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L Grafting bunch grapes
8. L- By J. A. Mortensen, IFAS
Age' cultural research C(rinte, -,Lr/, '
Dec. 9, '198 JUP 24 ;4 5 ,
Of the bunch grape varieties resistant r-. (:ter f's disease,
..... '; V of F!orf-!
the following perform best if grafted on a nematode-rs'i'-t-anti
rootstock: Stover, Conquistador, Black Spanish, and Roucaneuf.
Grafting is best done at the latter end of the dormant season,
usually mid-February to mid-March. The rootstock should be cut off
with a saw or sharp shears at a smooth place between nodes about
2 inches above ground level. The stump, if small, should be split
with a sharp knife; larger stumps may be split with a grafting tool
or wide chisel. Rootstocks grown in pots can be cut off and split
while still in the pot. Make the split about 1 1/2 inches deep,
and avoid going deeper.
The budwood for scions should be chosen from healthy vines. A
graft scion should be 5 to 8 Inches long with 2 or more buds and
1/4" 3/8" diameter. The portion of the scion to be inserted in the
cleft should be cut carefully to a long, tapering wedge, preferably
slightly thicker on one side. The wedge cut should be started just
below the basal bud on both sides. Usually only one scion is used if
the stump diameter is 1" or less. Two scions may be used on larger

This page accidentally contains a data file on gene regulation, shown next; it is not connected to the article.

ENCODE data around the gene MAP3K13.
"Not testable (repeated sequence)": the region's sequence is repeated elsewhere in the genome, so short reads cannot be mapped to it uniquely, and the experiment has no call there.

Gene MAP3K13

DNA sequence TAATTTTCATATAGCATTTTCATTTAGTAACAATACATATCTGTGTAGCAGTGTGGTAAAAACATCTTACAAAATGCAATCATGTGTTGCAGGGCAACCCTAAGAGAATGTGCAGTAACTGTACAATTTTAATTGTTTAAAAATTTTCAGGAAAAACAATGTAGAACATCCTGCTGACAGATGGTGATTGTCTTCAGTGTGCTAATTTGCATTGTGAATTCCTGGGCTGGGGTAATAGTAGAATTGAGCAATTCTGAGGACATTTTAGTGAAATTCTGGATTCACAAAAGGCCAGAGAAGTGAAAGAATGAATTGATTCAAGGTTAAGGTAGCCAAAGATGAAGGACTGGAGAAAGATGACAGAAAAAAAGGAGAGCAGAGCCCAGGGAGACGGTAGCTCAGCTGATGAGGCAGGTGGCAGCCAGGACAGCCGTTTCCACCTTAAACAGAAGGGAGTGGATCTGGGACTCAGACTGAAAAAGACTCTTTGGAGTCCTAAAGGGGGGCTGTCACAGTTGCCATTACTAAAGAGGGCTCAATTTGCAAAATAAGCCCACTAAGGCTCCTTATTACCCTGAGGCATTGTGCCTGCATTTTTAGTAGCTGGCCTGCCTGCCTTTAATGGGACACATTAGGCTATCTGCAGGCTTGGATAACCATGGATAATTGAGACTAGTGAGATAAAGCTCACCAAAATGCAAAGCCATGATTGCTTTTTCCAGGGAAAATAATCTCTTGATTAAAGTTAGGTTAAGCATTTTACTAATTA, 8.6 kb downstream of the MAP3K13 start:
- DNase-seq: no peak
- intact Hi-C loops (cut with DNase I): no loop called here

stumps. The scion should be inserted carefully into the ,cleft so
t hat the cambium on Its thicker edge and that of the stock coincide.
The pressure of a large stump may hold a scion securely; small stumps
should be tied firmly with raffia or soft string.
Leesburg ARC Researich Report LBG82-4
Grafts are mounded with soil to prevent drying of the scion. To
protect the soil cover from erosion by wind and rain, a half-gallon
milk carton (cut In half) may be placed over the graft and filled
with clean, moist builders sand up to the top bud of the scion.
During dry periods, water once a week or more often as needed.
The grafted vine should be trained to a single shoot on a stout
permanent stake attached to the trellis wire. With potted root-
stbcks, make sure stake extends deeply enough into the pot that it
won't fall over. The milk cartons should be removed after scion
growth exceeds 15 inches up the stake, and string ties should be
removed to prevent girdling.
SURFACE OF GROUND